Listen to people and the media talk about today's teenagers and sooner or later the subject of teen apathy will arise. Young people aren't involved in their communities, they aren't interested in civic affairs, and they have little knowledge of the world at large.
Don't tell Elizabeth Edwards any of this, however.
"I am trying to do a lot to combat the bad rap high school students get these days," says Edwards, a 17-year old senior at Lincoln High School in Portland, Oregon. "More and more of us are volunteering. A lot of teens are getting involved in causes they really care about."
Edwards knows a thing or two about volunteer service. She was part of a group of eight youth volunteers from the Trinity Episcopal Cathedral in Portland who recently returned from a 10-day trip to Honduras where they worked with Mercy Corps partner, Proyecto Aldea Global (PAG), to help a family of four in Flor del Campo enlarge and improve its house.
The family, a mother and her three children, had been living in a cramped shelter.
"We worked hard to extend the foundation of the house and to start building the walls," says Edwards. "The family was really excited. The kids and their mom helped us to move things around and were very involved in the process."
Trinity Episcopal Cathedral first began work in Honduras after Hurricane Mitch devastated the country in 1998. This is the second year that the church has sent a youth group to Flor del Campo, a slum outside of the Honduran capital, Tegucigalpa. Edwards was a member of last year's group that worked with PAG to construct two new houses in the slum. Proficient in Spanish, Edwards was chosen to be one of two leaders for this year's trip.
The volunteer trip was coordinated in conjunction with Mercy Corps/PAG, which has been active in Honduras for 15 years and has extensive projects in Flor del Campo. The trip was funded through private money, as well as funds raised by the youth group. Edwards says the group organized a theater performance and a buy-a-brick fundraiser.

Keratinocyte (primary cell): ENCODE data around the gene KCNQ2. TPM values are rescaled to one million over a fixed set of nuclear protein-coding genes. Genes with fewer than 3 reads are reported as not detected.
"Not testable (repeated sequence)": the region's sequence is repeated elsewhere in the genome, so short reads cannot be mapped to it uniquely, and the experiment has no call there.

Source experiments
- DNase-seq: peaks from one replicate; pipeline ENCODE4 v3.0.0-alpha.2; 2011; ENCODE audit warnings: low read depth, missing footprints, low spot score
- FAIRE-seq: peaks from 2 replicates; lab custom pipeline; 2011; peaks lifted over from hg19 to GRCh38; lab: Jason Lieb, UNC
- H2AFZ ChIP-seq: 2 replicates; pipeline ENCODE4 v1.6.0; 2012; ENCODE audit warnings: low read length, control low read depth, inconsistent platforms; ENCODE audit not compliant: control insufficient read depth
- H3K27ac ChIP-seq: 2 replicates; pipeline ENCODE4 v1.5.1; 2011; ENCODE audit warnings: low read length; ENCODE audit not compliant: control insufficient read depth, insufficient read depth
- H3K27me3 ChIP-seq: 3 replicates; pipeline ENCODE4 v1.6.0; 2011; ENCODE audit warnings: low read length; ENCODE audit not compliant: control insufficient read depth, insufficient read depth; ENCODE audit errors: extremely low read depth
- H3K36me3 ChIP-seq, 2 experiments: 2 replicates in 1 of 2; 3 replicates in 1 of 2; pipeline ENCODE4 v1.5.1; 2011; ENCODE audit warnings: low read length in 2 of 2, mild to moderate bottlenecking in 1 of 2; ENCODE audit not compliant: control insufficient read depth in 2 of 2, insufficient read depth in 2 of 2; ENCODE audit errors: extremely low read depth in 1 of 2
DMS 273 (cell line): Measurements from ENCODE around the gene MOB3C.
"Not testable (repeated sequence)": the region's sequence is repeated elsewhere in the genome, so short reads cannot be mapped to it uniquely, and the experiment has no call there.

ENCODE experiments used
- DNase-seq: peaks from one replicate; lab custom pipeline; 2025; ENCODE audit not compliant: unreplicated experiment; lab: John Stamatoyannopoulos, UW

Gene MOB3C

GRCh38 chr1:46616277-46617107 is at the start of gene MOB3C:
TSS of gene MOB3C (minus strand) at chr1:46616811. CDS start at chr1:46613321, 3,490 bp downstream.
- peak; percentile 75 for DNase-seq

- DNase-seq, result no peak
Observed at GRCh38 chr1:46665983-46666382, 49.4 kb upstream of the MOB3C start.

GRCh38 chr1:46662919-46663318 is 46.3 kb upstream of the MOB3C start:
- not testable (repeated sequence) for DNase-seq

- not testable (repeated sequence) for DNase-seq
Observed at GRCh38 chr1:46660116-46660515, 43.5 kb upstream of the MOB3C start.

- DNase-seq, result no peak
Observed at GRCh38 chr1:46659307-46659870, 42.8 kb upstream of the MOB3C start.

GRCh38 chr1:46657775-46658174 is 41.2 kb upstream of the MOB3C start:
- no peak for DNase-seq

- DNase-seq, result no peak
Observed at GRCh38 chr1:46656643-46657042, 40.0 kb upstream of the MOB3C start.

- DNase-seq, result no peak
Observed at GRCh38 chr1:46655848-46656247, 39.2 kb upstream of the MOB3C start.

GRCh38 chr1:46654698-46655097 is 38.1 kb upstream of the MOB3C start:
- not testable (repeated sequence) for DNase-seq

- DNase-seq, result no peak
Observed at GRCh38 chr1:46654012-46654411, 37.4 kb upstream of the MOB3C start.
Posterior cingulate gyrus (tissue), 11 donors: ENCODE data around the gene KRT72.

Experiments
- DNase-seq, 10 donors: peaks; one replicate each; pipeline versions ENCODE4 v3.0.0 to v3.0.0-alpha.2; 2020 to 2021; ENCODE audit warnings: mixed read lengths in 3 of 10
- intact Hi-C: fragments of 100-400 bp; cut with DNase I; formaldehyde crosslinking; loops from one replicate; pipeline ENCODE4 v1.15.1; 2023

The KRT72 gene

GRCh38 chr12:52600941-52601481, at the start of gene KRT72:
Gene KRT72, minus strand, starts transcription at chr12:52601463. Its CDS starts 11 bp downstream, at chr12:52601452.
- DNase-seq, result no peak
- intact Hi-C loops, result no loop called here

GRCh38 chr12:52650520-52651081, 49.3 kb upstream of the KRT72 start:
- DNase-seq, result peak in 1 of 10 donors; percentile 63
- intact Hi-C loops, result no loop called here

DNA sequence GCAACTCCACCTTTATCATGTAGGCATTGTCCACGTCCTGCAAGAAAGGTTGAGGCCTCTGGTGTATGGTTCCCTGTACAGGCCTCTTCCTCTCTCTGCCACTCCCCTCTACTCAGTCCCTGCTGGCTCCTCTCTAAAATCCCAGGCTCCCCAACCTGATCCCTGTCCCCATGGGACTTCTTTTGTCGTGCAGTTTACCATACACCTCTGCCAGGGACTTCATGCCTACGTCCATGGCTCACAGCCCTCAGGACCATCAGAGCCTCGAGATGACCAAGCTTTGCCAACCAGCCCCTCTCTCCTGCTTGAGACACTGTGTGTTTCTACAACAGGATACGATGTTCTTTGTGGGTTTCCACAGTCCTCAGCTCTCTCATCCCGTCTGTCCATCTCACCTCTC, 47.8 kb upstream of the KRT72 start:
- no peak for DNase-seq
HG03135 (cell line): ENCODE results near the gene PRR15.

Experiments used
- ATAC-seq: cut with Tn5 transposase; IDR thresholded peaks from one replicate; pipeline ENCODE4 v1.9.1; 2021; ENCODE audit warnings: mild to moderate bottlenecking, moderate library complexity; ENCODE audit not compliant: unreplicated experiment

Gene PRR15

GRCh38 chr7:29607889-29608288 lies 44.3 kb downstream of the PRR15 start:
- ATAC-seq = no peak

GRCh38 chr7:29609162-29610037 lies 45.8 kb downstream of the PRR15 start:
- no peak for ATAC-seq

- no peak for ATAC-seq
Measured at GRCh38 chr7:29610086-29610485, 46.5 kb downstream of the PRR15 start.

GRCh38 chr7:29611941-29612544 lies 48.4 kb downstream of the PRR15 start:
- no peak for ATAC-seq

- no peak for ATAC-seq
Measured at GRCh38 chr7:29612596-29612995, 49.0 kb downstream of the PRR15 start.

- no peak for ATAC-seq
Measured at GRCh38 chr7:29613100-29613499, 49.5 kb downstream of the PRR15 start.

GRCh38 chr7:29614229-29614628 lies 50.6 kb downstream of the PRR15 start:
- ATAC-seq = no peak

In addition to its construction project, the youth group spent a few days in the PANACAM National Park planting 325 pine trees and performing trail maintenance
What does Edwards think was the biggest impact the group made during the trip?
"It is not so much that we went there and built something or planted trees," says Edwards who plans to major in Spanish and Pre-Med in college. "It is more that we have taken time to get to know people and to show that we care. It is a very personal experience and it lets the people know that we aren't just sitting at home in 'El Norte' and that we care about them."
Edwards says that despite difficulties such as the recent Honduran postal strike she has been able to keep in touch with her host family and she hopes to someday return again to Honduras.
As for advice she would give to other young people:
"Just find something that interests you. There is something out there for everyone," she says.